I was looking at the results of A List Aparts 2009 survey results, and was downright flabbergasted by the results of the question asking whether the respondent’s education was relevant (figure 8 on the main page for those looking at the data results right now). 18.2% found that their education was not relevant to web design. That’s one in five. When combined with the next figure (a little), it jumps to 47.9%. Almost half felt that formal education was essentially only marginally useful for their career. On the further breakdown by age (figure 2.3 on this page) ,   there is an almost 15% drop in relevance for the 65+ crowd. This makes a lot of sense, most of these people would have gone to school in a very different climate of the mid-60’s. Computers took up the size of rooms and networking was a high end venture. It makes sense that a lot of people who ended up as web designers would probably have come from graphic design backgrounds as print morphed into web. Many of these people may be in managerial positions as well – who may not need the technical skills that the front line grunts require. It would be nice to have a basic breakdown by age and job title to see if there’s any sense of that information.

Now there’s not a lot of web design programs – even fifteen years later. Most students who are interested in the field learn HTML in high school – either in a class or on their own, then develop whatever skills they need to complete the task. Informal learning for the most part, these people are task oriented, which school does not really address well. School does a good job of broadening people’s horizons.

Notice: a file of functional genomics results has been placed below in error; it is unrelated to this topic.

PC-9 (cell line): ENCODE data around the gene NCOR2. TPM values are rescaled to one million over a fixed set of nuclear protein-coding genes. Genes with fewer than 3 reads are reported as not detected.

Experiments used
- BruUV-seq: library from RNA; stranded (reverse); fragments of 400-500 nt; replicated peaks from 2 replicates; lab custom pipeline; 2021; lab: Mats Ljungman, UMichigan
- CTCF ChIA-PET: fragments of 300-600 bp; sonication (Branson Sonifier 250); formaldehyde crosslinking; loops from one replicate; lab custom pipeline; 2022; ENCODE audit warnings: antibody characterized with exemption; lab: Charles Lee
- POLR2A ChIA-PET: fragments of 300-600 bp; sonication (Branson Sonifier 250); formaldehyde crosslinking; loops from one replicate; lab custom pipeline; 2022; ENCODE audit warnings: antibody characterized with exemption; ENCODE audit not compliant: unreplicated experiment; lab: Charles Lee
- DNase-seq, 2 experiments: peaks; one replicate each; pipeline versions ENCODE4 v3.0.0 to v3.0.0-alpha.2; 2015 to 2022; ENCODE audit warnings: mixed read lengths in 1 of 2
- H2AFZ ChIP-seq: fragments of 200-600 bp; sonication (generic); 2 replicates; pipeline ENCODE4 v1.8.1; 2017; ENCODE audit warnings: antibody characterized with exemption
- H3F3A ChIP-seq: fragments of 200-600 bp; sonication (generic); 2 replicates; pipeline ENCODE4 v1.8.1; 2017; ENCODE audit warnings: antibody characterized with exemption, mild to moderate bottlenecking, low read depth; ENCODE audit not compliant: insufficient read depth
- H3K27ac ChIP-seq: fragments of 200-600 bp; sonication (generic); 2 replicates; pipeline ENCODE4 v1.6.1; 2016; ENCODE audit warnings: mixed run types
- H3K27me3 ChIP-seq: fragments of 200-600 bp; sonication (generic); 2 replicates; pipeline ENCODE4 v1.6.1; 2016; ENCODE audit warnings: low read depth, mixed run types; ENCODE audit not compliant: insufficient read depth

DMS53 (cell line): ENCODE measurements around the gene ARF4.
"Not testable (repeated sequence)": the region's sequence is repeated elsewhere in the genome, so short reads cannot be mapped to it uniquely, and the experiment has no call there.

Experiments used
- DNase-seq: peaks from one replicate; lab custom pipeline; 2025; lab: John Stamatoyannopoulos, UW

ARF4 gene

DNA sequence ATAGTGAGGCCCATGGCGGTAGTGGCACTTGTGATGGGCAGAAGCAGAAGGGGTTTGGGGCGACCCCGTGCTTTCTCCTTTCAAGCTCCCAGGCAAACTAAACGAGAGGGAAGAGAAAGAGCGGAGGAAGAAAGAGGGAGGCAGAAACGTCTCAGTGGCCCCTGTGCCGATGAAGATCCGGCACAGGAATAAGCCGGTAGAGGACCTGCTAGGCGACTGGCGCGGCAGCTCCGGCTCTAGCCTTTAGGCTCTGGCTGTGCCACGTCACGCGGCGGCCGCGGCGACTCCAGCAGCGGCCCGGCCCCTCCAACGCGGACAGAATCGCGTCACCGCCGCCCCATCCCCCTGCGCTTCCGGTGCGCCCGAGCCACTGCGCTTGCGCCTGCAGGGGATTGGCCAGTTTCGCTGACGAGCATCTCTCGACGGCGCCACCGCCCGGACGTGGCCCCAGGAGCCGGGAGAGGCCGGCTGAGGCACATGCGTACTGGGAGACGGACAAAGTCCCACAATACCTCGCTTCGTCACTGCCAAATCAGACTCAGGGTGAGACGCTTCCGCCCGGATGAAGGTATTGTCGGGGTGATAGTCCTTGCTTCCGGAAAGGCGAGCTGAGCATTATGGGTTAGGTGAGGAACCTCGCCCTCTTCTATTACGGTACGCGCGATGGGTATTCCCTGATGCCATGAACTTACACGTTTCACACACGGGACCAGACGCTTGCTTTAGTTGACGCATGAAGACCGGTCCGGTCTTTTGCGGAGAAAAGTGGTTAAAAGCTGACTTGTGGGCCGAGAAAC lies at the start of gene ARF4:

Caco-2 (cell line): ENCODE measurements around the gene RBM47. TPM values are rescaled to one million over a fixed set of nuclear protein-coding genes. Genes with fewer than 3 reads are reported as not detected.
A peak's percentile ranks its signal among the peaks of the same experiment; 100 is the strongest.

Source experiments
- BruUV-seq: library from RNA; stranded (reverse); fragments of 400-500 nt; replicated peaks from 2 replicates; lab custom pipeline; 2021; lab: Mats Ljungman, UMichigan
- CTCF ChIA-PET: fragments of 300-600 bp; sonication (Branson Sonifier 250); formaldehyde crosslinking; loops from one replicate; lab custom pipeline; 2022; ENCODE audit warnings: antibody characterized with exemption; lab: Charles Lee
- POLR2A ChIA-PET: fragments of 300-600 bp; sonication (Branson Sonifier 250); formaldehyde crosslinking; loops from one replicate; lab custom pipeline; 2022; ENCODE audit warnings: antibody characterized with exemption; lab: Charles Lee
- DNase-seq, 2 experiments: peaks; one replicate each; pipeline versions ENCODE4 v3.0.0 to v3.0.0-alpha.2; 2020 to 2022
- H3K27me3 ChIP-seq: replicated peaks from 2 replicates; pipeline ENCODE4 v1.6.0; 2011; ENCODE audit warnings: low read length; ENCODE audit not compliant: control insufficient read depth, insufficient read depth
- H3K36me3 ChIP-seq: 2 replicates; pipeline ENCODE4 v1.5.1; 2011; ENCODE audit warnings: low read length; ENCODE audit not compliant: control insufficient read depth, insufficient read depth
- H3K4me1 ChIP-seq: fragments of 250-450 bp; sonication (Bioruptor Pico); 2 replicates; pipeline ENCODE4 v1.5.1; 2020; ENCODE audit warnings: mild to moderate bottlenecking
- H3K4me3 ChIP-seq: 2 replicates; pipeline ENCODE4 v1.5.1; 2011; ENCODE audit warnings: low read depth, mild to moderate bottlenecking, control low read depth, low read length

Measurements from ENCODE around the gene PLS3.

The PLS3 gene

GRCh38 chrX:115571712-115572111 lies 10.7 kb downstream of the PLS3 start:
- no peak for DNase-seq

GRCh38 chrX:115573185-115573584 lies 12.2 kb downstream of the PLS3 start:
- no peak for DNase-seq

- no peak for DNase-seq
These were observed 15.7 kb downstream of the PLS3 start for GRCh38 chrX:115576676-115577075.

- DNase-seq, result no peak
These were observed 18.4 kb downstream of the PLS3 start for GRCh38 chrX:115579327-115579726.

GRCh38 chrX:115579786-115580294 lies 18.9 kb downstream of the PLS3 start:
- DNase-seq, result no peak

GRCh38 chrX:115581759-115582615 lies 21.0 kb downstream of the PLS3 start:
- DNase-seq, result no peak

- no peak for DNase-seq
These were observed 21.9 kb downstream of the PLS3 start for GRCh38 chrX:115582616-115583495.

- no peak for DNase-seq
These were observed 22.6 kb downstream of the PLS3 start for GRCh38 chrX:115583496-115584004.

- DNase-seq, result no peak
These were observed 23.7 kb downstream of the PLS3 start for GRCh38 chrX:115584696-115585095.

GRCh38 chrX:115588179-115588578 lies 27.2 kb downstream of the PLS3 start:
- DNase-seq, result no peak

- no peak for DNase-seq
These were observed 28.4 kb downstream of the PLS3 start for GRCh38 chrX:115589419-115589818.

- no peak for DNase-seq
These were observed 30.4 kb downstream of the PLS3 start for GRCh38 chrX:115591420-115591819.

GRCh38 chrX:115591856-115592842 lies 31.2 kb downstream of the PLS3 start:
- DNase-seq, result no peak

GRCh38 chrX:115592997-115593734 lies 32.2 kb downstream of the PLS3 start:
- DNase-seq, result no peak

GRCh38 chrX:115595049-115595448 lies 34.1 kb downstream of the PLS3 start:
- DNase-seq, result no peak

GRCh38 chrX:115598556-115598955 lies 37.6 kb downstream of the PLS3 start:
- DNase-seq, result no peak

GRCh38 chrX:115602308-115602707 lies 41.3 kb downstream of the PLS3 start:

I feel that while I didn’t get an education that informs my skills as a web designer (I am mostly self taught), I do draw from the lessons learned in software engineering  and in media arts as well as education (the three things I’ve studied formally) and apply them to design in a greater sense. I wonder if I think about these sorts of questions more than others though.

Check Out My New Digital Camera

picture of Mavica digital camera (manufactured circa 2001)

It’s a Sony Mavica. With a whopping 1.3 megapixel camera, 320×240 MPEG video capability, and stores the pictures on a 3.5 floppy. Yes, I’m into the new age now…

Okay, enough sarcasm. This is the first digital camera I worked with, probably as early as 2001 taking faculty photographs for the department website. The camera was good back then, but was ancient within three years. By 2003 my wife had bought a Canon A40, which was a great camera. It makes me wonder what is going to happen with all these manufactured digital goods. I’m keeping this one as a paperweight/discussion point, but that’s not really a good use. I suspect that many of these items will be torn apart, with capacitors and other components de-soldered and reused in other projects by hobbyists and green focused companies.

Usability and Images

Been thinking about online communities a lot the last few days – specifically thinking about what makes a successful community, and the aesthetics of the online environment that the community flourishes in. Take Facebook – probably the most successful online community website going. Now, one can argue that Facebook’s design aesthetic is to get out of the way of the community’s relationships… but perhaps it’s not the design aesthetic at all. Maybe the aesthetic is irrelevant when the content is overwhelmingly useful to the end user. Previously, I and many other web designers had tried to ensure that if, as a designer, you wanted to build a website that encouraged community, that pictures of people should be there to enhance the connection users have to the site and to each other. Yesterday in a meeting I suggested that one “had to have pictures of people” in the header of a website, in that it helped humanize the experience. My hypothesis is that without those pictures, the experience becomes too sterile. The counter argument a colleague brought up was that a 2-D representation of a person does not mean that people feel more at home or in a community.